Wales has also committed to become carbon neutral in its public sector by 2030 and the policies within the plan ‘Prosperity for All: A Low Carbon Wales’ help to address the problem.
This Area Statement considers the contributions and changes that we need make as individuals, communities and organisations in South West Wales.
It is clear that climate change is a cross-cutting issue as it has much in common with the other themes of this Area Statement:
In responding to this theme, we need to recognise these links and aim to deliver multiple benefits that help address climate change. For instance, increasing woodland cover next to a community not only enhances biodiversity, social health and well-being, but also enables trees to act as ‘carbon sinks’, soaking up excess water and reducing what’s known as the ‘urban heat island effect’, something that occurs when an urban area becomes significantly warmer than surrounding areas due to human activity. Amazing as it sounds, but an 80-foot beech tree has been shown to absorb the daily carbon dioxide output of two family homes.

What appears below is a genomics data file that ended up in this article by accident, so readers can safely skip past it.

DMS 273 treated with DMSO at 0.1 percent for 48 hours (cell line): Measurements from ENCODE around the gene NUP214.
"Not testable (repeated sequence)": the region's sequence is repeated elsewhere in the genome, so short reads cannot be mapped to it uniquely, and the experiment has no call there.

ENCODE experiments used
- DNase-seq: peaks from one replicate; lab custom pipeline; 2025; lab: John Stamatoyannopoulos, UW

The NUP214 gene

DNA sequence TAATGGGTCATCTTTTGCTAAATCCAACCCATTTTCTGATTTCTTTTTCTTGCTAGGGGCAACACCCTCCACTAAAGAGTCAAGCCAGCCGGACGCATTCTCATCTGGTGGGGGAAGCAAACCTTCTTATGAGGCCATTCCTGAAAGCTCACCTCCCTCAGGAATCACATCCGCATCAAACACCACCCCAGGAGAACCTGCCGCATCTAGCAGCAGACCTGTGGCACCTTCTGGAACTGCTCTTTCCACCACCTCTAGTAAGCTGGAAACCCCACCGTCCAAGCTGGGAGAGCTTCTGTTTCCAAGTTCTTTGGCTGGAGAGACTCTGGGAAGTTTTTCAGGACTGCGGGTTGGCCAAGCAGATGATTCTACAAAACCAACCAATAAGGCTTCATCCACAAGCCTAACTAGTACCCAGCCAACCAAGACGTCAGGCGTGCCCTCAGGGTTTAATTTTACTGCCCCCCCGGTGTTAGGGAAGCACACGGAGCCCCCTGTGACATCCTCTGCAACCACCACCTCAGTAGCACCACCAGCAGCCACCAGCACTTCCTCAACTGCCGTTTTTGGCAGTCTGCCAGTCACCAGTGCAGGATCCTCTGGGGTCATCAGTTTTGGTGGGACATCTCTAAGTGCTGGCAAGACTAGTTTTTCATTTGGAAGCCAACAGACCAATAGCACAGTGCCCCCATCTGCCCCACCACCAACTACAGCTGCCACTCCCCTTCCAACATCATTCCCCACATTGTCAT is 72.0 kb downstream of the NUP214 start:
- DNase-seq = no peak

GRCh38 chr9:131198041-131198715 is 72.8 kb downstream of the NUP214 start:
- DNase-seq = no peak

Some of the other key considerations in tackling this issue are:
The coastal zone connects the land and marine environment. There is therefore a need to consider the Marine Area Statement theme nature-based solutions and adaptation at the coast in conjunction with the actions set out here; the Marine Area Statement identifies coastal zone management and adaptation as areas that deliver the most opportunities in terms of both building ecosystem resilience and benefits across the well-being goals (in terms of tackling climate change).